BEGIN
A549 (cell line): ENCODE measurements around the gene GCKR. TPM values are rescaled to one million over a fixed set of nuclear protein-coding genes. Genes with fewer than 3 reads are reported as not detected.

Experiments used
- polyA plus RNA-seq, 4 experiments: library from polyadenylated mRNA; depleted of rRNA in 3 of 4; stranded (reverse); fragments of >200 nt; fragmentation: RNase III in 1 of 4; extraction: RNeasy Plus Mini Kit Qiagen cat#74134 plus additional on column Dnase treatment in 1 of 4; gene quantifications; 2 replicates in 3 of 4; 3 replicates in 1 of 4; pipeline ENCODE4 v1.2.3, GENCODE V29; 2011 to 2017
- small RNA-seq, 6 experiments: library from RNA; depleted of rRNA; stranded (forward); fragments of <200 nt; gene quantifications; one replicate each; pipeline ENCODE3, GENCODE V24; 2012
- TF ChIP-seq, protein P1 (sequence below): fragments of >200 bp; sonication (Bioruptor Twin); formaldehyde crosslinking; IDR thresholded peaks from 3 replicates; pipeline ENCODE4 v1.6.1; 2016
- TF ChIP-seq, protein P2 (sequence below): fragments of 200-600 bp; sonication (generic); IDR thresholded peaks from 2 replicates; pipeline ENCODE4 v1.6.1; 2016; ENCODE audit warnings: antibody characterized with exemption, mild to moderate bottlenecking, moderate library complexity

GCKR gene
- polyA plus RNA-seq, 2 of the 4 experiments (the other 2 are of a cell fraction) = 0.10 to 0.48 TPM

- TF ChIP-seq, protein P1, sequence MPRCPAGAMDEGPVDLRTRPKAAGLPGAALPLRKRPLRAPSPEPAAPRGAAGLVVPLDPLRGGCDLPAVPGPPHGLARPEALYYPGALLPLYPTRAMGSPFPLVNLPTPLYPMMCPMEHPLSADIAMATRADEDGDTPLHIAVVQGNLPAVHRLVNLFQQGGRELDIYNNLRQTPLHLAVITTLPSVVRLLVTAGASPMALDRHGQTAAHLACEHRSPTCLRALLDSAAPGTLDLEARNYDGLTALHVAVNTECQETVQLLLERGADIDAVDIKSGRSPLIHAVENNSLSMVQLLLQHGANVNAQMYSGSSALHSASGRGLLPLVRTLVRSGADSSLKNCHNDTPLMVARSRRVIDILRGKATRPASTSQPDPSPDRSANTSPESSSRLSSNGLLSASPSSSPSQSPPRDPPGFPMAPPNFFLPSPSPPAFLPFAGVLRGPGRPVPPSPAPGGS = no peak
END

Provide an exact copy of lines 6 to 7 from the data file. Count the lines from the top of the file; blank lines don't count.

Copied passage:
- TF ChIP-seq, protein P2 (sequence below): fragments of 200-600 bp; sonication (generic); IDR thresholded peaks from 2 replicates; pipeline ENCODE4 v1.6.1; 2016; ENCODE audit warnings: antibody characterized with exemption, mild to moderate bottlenecking, moderate library complexity

GCKR gene